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Bibliographical Information
Sir Samuel Meyrick & Goodrich Court
Rosalind Lowe
ISBN: 9781873827888 (1873827881)Publication Date July 2003
Publisher: Logaston Press, Almeley
Format: Paperback, 245x175 mm, 290 pages Language: English Non-Stock Item - Ordered on request Our Price: £17.50   
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A comprehensive biography of Sir Samuel Rush Meyrich of Goodrich Court, Herefordshire (1783-1848), antiquary and author, collector and recorder of arms, with a description of the extensive collection of treasures at his home and their fate, and of the demolition of the home in 1950. 34 colour and 133 black-and white illustrations.

Cofiant cynhwysfawr Syr Samuel Rush Meyrich, Goodrich Court, Henffordd (1783-1848), hynafiaethydd ac awdur, casglwr a chofnodydd arfau, gyda disgrifiad o'r casgliad helaeth o drysorau yn ei gartref, y modd y'u chwalwyd ac y dymchwelwyd y cartref yn 1950. 34 llun lliw ac 133 llun du-a-gwyn.
Welsh antiquarians will know of Samuel Rush Meyrick (1783-1848) for his precocious History and Antiquities of the County of Cardigan, published when he was only twenty-seven years of age. He was connected to the county through marriage for, at the age of twenty, he incurred the lasting displeasure of his father by a hastily arranged, clandestine union to Mary Parry in the parish church of Llanfihangel-y-Creuddyn. Mary was nineteen years old, barely literate and brought no dowry; her father farmed Llwynhywel, near Llanilar. Samuel's father, John, on the other hand, had inherited the fortune that his father had made as a supplies agent to the Hanoverian army. When John Meyrick died in 1805, possibly from the shock his son's marriage had induced, Samuel was cut from the inheritance. Samuel's passionate love affair with a Welsh girl gave him an abiding interest in things Welsh, however, as manifested in a fanciful attempt to prove a distinguished Welsh ancestry back to Owain Gwynedd.

Together with the bogus family tree, he wanted a Welsh castle as an ancestral home. After long searching and dashed hopes, the practical advantages of a border location became apparent. In 1828, ten years after the early death of his wife, Samuel Rush Meyrick began work on a neo-Gothic edifice of his own design, a 'new' castle set besides the ruins of the old castle at Goodrich, on a rocky crag above the Wye, between Monmouth and Ross. A special feature of Goodrich Court, the name given to the 'new' castle, was its Armoury, a large ground floor hall containing Samuel Rush Meyrick's celebrated armour collection, culled from Britain and Europe on extensive travels in the company of his son, Llewellyn. Outside of Wales, it is as the founding father of the systematic study of armour that Samuel Rush Meyrick is generally known, his name revered by armour enthusiasts around the world. He was knighted in 1832 for his work in reorganising the royal armour collections in the Tower of London and at Windsor Castle and the Armoury at Goodrich Court became an established highlight of the fashionable Wye Tour. Paradoxically, given his romanticism with regards to things Welsh, it was his scrupulous insistence on historical accuracy that marked him out as a pioneer of the study of the historical development of armour, influenced by Linnean classification by form and on the cusp of the Darwinian age.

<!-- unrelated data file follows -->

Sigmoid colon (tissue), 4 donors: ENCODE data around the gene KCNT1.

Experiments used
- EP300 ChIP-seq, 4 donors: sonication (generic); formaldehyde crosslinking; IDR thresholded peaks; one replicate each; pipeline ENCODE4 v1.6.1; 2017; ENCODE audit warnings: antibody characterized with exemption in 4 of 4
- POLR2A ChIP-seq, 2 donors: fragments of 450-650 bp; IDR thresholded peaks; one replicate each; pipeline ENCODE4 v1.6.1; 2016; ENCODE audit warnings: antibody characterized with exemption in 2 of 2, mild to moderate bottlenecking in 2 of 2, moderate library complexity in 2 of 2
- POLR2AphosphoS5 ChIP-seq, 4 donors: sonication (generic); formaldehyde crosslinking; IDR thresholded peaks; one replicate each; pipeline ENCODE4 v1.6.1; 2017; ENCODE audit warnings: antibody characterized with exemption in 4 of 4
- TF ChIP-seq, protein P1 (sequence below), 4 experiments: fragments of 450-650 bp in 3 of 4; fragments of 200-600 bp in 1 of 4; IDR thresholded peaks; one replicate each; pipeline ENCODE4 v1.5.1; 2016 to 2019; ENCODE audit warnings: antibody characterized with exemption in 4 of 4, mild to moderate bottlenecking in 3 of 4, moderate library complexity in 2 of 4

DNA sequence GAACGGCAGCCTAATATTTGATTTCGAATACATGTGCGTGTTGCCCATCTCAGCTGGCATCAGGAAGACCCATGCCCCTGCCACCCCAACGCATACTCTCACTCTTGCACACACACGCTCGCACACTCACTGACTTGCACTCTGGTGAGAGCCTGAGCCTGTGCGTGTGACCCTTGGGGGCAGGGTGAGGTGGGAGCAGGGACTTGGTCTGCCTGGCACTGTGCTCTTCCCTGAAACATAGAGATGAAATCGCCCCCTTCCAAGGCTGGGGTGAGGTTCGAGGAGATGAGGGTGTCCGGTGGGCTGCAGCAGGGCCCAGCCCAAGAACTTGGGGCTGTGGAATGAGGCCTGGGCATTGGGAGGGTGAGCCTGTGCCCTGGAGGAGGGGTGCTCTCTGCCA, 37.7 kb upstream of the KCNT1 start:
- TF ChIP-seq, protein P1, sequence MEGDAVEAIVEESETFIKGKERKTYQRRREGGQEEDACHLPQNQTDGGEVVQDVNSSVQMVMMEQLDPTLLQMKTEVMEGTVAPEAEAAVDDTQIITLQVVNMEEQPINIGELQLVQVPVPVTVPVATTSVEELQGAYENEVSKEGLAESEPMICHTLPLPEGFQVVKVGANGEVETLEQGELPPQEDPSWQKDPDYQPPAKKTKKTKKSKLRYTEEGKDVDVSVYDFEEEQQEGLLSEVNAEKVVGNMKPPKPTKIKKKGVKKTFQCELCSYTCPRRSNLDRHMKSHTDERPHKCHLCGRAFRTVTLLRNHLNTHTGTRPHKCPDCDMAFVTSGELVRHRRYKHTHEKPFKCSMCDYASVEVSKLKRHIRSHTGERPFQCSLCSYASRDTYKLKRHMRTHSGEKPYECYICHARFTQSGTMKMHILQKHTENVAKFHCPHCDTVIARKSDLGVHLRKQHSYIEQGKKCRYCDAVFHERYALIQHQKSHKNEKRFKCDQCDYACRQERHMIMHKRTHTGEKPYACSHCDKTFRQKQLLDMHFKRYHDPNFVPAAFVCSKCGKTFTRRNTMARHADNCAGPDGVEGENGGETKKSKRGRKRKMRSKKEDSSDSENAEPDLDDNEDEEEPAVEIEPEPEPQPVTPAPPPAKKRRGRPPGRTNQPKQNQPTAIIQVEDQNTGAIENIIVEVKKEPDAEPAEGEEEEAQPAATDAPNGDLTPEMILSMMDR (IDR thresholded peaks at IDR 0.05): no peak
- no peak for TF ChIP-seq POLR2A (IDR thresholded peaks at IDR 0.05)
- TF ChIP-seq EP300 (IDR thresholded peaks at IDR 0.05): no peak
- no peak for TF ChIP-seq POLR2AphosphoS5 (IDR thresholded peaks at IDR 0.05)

The story ends sadly and rapidly. His son and sole heir having died aged 33, Sir Samuel lived on alone suffering increasing discomfort from the effects of gonorrhea. Following his death, Goodrich Court was sold and his Armoury collection dispersed; some of it is on display today in the Wallace Collection and at the British Museum. In 1949, the property was demolished.

Rosalind Lowe had researched all facets of this story admirably, bringing to life a man whose career and enthusiasms illuminate his age. The book is handsomely produced on good paper, profusely illustrated in black-and-white and with over thirty colour plates. It is remarkably good value and can be recommended not only to local historians and armour enthusiasts but also to anyone interested in the Gothic Revival.

David Barnes

It is possible to use this review for promotional purposes, but the following acknowledgement should be included: A review from www.gwales.com, with the permission of the Welsh Books Council.

Gellir defnyddio’r adolygiad hwn at bwrpas hybu, ond gofynnir i chi gynnwys y gydnabyddiaeth ganlynol: Adolygiad oddi ar www.gwales.com, trwy ganiatad Cyngor Llyfrau Cymru.
Further Information:
Sir Samuel Rush Meyrick was the founding father of the systematic study of arms and armour. His last days were spent in Herefordshire, where his magnificent collection of arms, armour and antiquities could be visited in his mock Gothic castle called Goodrich Court. The collection is now largely dispersed, with some of the choicest pieces at the Wallace Collection and at the British Museum. Sir Samuel and the Meyrick collection played an important role in the early 19th century movement towards historical accuracy in the portrayal of correct costume in works of art and the theatre. Artists such as Bonington, Cooper, Corbould, Cottingham and Haydon sketched the armour: the architect William Burges bought items from the collection and was surely influenced by Sir Samuel’s views on medieval decoration. Meyrick’s lavishly illustrated works were an unparallelled source for later writers, and he published many historical articles. Sir Samuel’s story, and that of Goodrich Court and its treasures is no dry antiquarian tale, but full-blooded and sometimes humorous.
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